It took all day and three different flights to reach Bethel, Alaska from Portland, Oregon. I was pleasantly surprised when I got off the plane that it was as warm as it was. At -1 degrees, it was 35 to 45 degrees warmer than it was just a few weeks ago (it's a good thing I've got my thermals on!). Patty Burley, who is the Kozy Kusko Quilt Guild Program Chair and the person most responsible for getting me to Alaska, met me at the airport. She and her husband, Mike, are my hosts for the next several days.
The third thing I noticed upon arrival was all the taxis. Bethel supports a surprisingly large number of taxicabs. In fact, the city has more cab drivers per capita than any other city in the country, making it the unlikely taxicab capital of the U.S. It's not so hard to understand, though, because residents pay a lot of money to have a vehicle barged in during the summertime, or a huge sum to have a vehicle flown in during the winter. As a result, there's not a lot of cars, but lots of cabs!
Everyone in class was very productive and got a lot done on their herons. In fact, most gals stayed and worked on their pieces long after Patty and I left last night. While driving home from class on Sunday afternoon, we saw a Sundog (scientific name parhelion), which is an atmospheric phenomenon that creates a bright spot of light in the sky close to the setting sun. It most often occurs during very cold weather. I didn't get a very good picture of it, but it was very cool to see.
He currently has 19 dogs that he is working with who live in his back yard. These dogs aren't the Siberian husky or other long-haired breed so commonly portrayed in the movies, but rather small, wiry dogs with a strong will and hearts of gold. After hooking up eight dogs to the sled, we were off. It's surprising how fast we were going. Bill trains the dogs to run at 10-11 miles an hour whether they're going uphill,downhill or on flat terrain. And when you're sitting just a few inches off the ground, everything is just whipping by. We mushed for two hours on the tundra and frozen waterways, and Bill even let me drive for a short while - it was an experience I will never forget!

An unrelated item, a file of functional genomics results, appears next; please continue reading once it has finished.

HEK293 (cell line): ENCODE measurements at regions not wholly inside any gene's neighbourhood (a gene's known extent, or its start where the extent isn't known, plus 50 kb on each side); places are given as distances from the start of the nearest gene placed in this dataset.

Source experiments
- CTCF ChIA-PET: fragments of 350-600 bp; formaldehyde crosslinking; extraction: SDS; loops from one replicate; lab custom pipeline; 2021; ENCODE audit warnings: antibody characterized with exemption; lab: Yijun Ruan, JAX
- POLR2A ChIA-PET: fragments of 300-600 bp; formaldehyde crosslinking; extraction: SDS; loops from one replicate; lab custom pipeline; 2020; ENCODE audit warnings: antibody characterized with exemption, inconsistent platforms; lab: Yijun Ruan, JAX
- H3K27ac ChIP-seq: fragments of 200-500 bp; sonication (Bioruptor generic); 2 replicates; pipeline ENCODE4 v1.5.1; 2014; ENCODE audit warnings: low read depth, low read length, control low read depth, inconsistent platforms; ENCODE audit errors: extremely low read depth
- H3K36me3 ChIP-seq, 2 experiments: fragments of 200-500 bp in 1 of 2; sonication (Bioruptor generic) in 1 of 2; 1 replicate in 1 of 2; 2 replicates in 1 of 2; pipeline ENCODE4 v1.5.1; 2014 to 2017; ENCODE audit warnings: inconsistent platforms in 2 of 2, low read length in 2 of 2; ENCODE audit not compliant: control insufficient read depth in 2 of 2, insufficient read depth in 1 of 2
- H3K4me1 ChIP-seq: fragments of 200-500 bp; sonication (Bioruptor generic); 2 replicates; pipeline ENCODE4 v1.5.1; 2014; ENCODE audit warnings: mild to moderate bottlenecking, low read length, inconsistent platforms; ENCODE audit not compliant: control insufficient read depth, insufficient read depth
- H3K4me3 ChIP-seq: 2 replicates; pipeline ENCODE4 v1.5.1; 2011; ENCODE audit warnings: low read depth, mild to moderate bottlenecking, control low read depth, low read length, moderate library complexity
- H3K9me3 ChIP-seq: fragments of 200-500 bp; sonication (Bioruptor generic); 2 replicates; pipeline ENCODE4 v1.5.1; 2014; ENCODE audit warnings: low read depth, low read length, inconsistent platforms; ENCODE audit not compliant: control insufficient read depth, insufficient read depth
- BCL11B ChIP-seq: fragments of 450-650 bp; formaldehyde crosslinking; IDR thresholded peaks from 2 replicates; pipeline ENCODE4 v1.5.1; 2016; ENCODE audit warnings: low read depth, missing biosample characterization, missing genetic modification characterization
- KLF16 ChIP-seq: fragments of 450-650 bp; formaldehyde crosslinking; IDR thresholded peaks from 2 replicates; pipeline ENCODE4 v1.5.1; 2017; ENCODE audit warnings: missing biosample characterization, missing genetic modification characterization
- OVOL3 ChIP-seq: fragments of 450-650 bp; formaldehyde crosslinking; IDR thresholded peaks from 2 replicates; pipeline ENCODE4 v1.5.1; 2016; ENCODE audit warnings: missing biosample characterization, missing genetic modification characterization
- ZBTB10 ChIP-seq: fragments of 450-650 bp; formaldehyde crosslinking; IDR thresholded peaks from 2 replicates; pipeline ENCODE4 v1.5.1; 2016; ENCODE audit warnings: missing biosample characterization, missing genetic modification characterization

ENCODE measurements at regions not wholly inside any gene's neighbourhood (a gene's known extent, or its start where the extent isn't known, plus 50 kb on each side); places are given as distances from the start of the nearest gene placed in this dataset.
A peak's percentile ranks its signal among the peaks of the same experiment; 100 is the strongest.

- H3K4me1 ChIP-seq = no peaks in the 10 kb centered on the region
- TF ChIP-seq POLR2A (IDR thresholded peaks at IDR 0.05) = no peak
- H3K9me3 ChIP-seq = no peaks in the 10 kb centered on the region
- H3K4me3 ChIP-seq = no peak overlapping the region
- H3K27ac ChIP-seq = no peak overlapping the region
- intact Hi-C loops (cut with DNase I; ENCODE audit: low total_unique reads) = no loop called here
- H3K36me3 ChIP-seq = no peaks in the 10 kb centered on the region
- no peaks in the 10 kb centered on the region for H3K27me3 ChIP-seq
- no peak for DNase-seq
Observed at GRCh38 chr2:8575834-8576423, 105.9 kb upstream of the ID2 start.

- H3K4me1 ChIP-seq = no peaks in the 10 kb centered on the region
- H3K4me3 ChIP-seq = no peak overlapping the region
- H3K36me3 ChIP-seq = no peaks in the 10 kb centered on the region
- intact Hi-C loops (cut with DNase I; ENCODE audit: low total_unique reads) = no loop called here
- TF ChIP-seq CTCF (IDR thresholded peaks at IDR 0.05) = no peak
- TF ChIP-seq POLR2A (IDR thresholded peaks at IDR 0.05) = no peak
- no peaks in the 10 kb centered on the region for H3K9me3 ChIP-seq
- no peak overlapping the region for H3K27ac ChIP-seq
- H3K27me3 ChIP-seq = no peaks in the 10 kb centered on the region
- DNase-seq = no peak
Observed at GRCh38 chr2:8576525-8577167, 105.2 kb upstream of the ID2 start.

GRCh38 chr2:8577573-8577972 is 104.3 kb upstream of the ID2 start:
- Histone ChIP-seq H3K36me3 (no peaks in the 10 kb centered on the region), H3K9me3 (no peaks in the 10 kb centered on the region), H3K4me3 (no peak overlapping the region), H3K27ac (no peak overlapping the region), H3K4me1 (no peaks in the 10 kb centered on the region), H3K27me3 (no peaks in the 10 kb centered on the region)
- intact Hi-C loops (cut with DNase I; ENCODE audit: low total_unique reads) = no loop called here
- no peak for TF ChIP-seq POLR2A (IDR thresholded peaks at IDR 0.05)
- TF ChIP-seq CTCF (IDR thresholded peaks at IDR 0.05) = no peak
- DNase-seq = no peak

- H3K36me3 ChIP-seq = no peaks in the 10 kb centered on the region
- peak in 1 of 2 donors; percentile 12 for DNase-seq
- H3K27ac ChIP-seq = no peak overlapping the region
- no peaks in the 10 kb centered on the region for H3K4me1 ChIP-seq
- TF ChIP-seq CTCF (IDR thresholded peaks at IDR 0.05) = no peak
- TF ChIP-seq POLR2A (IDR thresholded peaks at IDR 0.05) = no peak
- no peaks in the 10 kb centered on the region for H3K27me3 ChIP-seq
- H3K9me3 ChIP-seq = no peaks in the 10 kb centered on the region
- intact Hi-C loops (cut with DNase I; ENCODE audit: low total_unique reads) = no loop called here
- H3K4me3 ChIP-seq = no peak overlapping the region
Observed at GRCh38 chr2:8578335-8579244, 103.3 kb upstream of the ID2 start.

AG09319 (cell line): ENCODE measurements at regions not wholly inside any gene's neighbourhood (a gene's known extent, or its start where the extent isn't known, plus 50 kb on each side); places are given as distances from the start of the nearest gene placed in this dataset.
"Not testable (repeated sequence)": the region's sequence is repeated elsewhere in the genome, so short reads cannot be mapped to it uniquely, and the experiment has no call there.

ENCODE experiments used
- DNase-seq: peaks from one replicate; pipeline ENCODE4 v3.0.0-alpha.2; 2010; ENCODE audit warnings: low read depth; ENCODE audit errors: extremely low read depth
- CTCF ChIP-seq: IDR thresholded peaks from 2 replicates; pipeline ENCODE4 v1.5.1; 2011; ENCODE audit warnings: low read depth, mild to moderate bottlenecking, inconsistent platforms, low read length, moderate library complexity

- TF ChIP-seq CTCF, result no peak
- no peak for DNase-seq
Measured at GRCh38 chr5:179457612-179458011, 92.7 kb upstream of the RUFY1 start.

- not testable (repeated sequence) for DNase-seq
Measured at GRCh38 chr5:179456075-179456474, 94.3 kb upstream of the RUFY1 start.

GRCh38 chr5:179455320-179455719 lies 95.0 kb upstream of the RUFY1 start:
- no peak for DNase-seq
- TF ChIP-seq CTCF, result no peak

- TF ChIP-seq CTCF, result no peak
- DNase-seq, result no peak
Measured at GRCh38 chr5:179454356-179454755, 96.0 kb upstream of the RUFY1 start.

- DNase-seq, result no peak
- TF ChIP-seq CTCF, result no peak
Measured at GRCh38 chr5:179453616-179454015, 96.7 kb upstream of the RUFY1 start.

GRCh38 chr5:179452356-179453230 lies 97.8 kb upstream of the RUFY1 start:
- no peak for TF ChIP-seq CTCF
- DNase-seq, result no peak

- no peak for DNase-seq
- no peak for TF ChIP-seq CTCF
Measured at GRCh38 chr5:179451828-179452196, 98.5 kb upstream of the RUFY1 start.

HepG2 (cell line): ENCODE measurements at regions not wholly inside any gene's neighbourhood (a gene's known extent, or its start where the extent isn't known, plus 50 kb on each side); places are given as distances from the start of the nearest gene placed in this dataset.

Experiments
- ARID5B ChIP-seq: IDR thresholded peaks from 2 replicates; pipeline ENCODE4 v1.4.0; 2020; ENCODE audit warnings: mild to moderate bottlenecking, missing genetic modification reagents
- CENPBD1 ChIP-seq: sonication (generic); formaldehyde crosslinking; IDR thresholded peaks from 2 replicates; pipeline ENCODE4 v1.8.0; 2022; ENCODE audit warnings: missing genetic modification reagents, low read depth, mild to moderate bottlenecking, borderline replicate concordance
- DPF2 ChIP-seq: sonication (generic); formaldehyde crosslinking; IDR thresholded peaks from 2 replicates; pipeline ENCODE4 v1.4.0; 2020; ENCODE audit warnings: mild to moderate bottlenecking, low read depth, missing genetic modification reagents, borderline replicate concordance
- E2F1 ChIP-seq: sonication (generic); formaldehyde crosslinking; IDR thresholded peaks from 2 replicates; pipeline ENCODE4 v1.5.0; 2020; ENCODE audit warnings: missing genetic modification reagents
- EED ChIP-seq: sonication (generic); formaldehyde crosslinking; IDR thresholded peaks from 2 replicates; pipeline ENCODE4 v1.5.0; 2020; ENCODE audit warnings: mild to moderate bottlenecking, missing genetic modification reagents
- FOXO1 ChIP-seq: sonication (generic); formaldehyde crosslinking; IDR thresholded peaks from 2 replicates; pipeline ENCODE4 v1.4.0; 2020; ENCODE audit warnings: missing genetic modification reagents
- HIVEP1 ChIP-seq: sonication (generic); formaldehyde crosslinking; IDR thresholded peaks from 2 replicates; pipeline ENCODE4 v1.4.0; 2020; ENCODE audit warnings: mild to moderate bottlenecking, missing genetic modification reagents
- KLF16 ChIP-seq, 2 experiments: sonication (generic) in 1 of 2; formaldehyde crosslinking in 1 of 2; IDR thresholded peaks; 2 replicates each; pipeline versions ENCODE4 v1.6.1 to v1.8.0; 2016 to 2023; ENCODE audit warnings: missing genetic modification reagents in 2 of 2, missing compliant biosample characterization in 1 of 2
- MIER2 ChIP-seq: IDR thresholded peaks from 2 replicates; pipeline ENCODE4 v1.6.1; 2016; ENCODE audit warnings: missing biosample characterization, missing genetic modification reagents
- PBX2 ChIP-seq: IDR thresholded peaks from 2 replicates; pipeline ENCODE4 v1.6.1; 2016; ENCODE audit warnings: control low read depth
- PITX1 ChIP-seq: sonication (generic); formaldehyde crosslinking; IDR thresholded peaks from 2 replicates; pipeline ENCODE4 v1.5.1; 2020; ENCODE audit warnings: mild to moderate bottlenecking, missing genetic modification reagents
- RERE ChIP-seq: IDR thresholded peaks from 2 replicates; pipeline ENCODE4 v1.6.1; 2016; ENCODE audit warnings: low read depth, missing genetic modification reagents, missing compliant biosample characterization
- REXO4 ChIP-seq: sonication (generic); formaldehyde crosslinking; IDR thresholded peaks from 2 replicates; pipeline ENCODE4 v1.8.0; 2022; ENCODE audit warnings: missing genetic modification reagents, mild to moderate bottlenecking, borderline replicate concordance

After our return, Bill needed to check his fish net on the river and asked if I'd like to go with him and his friend, Don. We drove onto the Kuskokwim River and checked the net that Don and Bill put out last fall when the river first froze. They had seven whitefish, a local highly-prized fish, in the net, so fresh fish for Don and Bill's dinner! I, on the other hand, headed to Tom and Andy's home for an amazing close encounter of the feathered kind.
Tom is an ornithologist, or bird scientist and has two birds that he keeps at his home - a gyrfalcon and a goshawk. The gyrfalcon is the largest of the falcon species with adult wingspans reaching from 43 - 64" and weight from 1.8 to 4.6 pounds. Tom's gyrfalcon is not yet fully grown, so it's still on the smaller side. The Northern Goshawk is a medium-large bird of prey with short, broad wings and a long tail, which makes it ideal for maneuvering through trees in the forest. We drove to the tundra and Tom flew the goshawk several times. Both birds are just magnificent and it was incredible to see them up close - I even got to feed the gyrfalcon. Afterwards, we had a classic, local dinner of moose burgers at Tom and Andy's home.
Tuesday, February 21, 2012
Wednesday, February 22, 2012